The Crisis of Western Values, and How to Save Them
In the 1996 book Clash of Civilisations, the late political scientist Samuel Huntington wrote of how the future world order will be characterised by several groups based around religious and cultural ties. Pictured below is how Huntington predicted the world would group itself. In blue is what he described as Western. This article stems from this image and indeed Huntington’s theories. What defines Western Values, and how will they be influenced as we move into the twenty-first century; not from other sources of global power but from within?
To begin, it is worth noting how the values of the West can of course be attacked from the outside. In China, an alternative model of capitalism is alluring to many emerging economies which combines political restrictions with free economic enterprise. Venezuela, despite being a blatant humanitarian catastrophe, still is seen as a desirable socialist state by some; Jeremy Corbyn once saying that Hugo Chavez deserved praise for “showing that the poor matter and wealth can be shared”. This notwithstanding that Venezuela currently has one of the worst hyperinflation cases in history, one million bolivars being equivalent to around £0.06. And of course, Islamic Extremism continues to gnaw away at Western security concerns through cowardly terror attacks. However, this article proposes that the chief and most immediate threat to Western values come from within our own domestic political systems.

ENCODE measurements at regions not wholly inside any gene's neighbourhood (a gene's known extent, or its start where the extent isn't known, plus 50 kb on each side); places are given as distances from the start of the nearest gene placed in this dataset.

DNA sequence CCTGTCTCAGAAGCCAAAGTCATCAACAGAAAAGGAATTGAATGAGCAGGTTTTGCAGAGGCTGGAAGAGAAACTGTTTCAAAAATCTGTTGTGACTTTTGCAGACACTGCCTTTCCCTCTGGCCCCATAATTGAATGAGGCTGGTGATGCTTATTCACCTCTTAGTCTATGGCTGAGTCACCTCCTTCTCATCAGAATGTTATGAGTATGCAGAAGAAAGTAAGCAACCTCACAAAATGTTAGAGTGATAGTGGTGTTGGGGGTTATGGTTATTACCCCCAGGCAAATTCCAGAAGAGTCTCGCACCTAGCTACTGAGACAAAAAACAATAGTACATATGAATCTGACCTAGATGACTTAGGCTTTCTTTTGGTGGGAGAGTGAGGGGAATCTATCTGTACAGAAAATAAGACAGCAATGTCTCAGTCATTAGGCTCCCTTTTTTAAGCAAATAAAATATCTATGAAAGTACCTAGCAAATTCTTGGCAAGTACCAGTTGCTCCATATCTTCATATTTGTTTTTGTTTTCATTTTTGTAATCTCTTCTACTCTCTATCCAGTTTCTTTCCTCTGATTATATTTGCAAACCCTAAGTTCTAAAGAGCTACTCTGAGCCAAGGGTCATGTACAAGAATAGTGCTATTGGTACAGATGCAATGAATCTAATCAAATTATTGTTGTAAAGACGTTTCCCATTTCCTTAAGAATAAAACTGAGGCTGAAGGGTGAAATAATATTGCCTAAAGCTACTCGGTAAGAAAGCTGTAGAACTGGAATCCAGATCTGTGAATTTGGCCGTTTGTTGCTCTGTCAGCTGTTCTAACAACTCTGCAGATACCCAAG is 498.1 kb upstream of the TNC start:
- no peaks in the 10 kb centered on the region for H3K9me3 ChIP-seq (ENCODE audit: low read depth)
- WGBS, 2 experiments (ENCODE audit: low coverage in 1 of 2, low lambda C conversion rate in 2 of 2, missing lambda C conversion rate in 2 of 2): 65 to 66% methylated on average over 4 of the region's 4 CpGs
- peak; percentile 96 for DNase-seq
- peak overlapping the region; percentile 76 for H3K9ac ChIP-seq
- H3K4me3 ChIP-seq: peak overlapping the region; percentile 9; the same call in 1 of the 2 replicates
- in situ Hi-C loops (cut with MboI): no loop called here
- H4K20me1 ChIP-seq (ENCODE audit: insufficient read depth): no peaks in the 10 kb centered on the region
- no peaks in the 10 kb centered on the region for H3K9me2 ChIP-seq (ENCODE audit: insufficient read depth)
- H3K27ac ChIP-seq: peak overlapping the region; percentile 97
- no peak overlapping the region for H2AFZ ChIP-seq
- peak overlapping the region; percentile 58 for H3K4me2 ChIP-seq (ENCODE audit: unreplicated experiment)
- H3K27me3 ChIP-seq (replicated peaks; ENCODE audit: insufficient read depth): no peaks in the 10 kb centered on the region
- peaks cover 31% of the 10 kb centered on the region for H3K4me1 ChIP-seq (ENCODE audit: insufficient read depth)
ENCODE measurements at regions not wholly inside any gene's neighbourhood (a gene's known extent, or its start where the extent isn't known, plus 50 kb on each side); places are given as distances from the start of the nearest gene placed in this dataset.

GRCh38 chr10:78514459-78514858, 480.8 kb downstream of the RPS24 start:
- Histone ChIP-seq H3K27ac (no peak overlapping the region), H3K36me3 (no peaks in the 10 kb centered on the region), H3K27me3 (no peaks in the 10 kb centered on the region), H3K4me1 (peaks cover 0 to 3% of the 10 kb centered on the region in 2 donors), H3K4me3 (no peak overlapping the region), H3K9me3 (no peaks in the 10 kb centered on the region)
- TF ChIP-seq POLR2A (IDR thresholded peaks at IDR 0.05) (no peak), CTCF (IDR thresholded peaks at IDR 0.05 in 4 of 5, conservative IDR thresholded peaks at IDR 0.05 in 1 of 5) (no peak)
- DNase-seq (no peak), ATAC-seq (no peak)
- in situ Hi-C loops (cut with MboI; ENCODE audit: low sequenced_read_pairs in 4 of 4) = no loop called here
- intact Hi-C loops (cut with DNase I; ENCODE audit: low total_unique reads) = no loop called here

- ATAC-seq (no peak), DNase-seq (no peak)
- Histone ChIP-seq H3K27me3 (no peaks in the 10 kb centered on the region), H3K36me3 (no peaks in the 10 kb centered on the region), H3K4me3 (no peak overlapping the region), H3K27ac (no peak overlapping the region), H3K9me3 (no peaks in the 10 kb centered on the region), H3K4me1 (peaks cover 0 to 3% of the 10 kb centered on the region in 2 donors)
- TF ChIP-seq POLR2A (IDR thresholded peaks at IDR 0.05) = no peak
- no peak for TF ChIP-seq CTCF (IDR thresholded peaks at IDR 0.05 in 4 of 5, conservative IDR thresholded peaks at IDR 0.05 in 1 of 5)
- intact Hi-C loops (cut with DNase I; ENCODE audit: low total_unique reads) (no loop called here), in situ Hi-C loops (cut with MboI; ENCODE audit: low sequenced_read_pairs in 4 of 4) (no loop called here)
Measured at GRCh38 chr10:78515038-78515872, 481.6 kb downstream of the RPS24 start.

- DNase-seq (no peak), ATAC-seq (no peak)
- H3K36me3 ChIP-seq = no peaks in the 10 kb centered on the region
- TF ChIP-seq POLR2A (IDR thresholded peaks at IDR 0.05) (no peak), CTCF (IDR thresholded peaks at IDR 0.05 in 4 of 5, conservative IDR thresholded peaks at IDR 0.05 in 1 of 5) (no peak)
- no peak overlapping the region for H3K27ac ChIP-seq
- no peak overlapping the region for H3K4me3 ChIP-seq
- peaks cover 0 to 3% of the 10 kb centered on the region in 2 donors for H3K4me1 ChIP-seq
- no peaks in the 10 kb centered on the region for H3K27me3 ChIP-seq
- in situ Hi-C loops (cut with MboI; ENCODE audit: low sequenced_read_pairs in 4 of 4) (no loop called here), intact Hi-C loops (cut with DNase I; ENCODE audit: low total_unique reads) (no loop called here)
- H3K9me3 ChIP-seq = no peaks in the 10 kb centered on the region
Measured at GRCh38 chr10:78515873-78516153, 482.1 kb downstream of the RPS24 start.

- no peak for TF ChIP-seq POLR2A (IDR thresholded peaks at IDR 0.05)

What exactly are Western values? Firstly, democracy is of course pivotal. It seems unlikely that it will tumble entirely in the West itself, but democracy is indeed under assault elsewhere in the world. Turkey is a good example, where President Erdogan has increasingly taken control over security and judicial positions with his political allies.* Turkey is just one example of how democratic institutions can be taken over and directed towards a more authoritarian framework. This so called “New Turkey”, and the expanded powers of the president, can be read about in this piece by the CSIS. Democracy is not just essential in maintaining electoral fairness within a society, it is also important internationally in upholding the peace and preventing war. The Democratic Peace Theory is evidence of this, with the last war between two democracies being over two hundred years ago.
Individualism is another pillar of western civilisation that should be given greater attention. In the last few years we have seen the unwelcome resurgence of group identity politics on both the right and left wings of the political spectrum. It is imperative that the rights of the individual be prioritised over that of whatever group they belong to. Not only does this prevent tribalist politics, such as Islamophobia and Antisemitism, but also allows individual people to flourish on their own attributes inside a protected, meritocratic context. By seeing people as individuals, and not their nationality, race, social class or sex, then it is possible to prevent repeating the horrific twentieth century tragedies of communism and fascism.